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Heavier Twin May Have More Behavior Problems, Study Finds
Twins who were at least 20 percent heavier than their sibling at birth were more likely to have conduct problems by the time they were 3 or 4 years old, an article published in the May issue of the Archives of Pediatric and Adolescent Medicine, says. That finding was more true of fraternal twins than of identical twins.
Researchers at Hadassah Hebrew University Hospital in Jerusalem identified 112 families with twins born at unequal weights in 2004 and 2005. They gave the mothers a widely used screening questionnaire in which the mother rated the applicability of statements to her child, including things such as "often fights with other children or bullies them," "often lies and cheats," and items referring to stealing, temper tantrums and defiance.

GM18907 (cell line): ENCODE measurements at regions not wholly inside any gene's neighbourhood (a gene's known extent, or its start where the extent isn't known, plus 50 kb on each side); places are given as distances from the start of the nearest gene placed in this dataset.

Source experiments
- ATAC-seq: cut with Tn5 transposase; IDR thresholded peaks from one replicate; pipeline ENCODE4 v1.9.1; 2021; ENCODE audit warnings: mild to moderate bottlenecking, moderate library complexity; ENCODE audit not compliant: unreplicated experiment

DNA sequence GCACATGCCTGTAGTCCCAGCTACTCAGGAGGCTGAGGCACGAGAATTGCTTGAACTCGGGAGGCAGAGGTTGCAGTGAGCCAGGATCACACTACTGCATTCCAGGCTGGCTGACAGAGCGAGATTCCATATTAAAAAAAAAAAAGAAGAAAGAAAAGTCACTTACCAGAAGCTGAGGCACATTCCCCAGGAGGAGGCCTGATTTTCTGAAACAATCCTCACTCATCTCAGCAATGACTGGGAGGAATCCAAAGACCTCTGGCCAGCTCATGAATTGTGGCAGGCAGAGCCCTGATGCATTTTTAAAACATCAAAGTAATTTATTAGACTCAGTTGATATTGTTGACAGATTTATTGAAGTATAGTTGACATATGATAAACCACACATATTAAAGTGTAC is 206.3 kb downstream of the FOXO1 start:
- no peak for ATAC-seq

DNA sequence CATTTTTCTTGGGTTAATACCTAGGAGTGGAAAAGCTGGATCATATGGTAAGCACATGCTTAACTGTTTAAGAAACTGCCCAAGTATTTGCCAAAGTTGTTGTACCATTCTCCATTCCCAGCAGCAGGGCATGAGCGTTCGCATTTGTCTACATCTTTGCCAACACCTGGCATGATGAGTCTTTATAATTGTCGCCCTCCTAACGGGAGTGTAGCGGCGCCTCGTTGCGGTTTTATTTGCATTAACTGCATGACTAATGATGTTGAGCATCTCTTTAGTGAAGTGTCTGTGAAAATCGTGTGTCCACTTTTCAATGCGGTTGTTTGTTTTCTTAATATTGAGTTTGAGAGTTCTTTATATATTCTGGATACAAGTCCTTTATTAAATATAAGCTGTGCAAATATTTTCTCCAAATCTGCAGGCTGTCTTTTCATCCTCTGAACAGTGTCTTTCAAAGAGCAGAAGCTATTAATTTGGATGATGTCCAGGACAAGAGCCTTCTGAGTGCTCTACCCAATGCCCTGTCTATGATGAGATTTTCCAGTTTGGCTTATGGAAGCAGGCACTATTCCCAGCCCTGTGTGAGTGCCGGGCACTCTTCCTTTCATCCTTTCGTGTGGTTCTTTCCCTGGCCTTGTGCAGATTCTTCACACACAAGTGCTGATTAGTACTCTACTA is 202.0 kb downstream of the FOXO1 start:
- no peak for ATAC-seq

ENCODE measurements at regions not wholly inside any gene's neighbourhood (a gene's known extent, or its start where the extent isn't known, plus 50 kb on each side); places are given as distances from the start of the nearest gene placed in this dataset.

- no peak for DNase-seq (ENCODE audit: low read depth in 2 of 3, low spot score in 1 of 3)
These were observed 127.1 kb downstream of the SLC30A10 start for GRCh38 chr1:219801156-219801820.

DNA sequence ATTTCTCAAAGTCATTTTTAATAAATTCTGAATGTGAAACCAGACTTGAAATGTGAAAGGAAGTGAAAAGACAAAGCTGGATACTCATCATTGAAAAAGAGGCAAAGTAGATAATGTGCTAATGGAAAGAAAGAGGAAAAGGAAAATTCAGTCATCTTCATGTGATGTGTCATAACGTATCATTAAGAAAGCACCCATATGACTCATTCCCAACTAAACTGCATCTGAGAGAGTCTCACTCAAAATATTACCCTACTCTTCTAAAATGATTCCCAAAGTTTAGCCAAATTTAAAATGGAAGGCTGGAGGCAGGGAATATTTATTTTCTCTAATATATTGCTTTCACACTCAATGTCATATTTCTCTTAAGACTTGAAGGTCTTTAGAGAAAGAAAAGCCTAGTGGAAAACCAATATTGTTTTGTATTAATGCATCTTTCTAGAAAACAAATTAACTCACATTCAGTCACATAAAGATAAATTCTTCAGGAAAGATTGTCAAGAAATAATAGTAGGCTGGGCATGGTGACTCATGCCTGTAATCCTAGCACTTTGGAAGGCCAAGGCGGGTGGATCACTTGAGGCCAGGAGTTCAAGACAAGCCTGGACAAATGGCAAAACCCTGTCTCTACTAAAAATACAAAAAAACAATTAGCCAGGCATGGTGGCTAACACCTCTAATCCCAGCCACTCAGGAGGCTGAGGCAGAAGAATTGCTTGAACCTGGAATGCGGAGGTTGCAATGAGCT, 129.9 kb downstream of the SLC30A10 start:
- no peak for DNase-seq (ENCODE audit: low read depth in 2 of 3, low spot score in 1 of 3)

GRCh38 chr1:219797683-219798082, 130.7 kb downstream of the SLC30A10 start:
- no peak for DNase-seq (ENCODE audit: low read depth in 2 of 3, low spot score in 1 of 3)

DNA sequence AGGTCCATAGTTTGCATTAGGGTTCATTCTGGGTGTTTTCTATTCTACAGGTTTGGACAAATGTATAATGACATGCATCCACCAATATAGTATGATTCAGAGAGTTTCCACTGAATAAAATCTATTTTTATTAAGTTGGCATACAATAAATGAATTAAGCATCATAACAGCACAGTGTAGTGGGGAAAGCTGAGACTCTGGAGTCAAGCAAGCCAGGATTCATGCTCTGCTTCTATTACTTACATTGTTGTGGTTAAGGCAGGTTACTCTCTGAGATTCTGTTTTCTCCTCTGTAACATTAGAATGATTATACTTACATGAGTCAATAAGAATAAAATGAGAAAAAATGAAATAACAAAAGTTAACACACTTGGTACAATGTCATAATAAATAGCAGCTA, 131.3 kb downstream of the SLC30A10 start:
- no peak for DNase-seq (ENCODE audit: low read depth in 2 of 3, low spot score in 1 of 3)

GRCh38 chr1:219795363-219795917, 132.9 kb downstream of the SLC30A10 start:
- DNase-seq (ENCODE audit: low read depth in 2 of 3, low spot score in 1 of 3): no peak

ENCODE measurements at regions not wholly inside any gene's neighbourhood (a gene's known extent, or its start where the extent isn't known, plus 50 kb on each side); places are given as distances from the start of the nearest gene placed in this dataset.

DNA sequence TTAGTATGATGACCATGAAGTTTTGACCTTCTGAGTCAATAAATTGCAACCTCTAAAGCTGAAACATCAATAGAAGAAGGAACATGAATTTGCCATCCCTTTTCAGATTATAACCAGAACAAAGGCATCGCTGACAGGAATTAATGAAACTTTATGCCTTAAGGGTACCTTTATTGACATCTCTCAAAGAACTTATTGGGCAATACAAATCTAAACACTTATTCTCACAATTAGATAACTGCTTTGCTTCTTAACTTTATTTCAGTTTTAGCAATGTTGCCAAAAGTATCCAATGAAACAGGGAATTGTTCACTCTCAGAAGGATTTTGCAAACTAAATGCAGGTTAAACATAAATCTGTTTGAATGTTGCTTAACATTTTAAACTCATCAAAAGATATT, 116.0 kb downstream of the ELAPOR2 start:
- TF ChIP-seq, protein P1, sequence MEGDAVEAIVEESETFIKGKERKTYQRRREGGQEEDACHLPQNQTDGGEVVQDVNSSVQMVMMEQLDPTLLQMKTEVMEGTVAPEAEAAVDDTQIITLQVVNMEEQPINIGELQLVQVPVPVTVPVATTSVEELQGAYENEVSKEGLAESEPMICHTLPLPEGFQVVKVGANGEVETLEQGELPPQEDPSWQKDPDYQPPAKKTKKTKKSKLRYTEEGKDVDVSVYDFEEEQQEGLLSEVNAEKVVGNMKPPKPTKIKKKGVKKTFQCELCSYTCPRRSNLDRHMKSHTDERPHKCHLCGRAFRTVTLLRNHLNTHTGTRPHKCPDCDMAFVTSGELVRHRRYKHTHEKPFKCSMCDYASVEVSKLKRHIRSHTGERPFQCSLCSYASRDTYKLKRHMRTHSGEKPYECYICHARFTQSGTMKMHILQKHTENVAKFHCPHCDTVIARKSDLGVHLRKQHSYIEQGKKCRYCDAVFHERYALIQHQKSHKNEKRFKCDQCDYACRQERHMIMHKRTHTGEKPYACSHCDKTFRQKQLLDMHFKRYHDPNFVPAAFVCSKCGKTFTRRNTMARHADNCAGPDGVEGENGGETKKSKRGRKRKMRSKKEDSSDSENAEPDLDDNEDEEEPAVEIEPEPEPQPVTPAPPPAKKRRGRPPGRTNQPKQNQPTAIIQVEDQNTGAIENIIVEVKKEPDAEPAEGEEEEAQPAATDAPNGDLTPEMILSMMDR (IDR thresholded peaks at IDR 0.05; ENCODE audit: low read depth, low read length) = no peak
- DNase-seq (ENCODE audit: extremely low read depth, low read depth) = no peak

According to their mothers, the heavier twin had more conduct problems in 41 percent of twin pairs; that was true of the lighter twin in only 21 percent of twin pairs.
The authors of the study speculate that larger twins may become more aggressive because they are able to physically dominate their smaller sibling. Furthermore, smaller twins are often hospitalized for longer, and that may lead mothers to "invest more time, effort and emotional resources in the weaker, smaller twin, possibly increasing the larger twin's likelihood for developing conduct problems," the article says.
Related: Are Matching Twin Names Too Cheesy?
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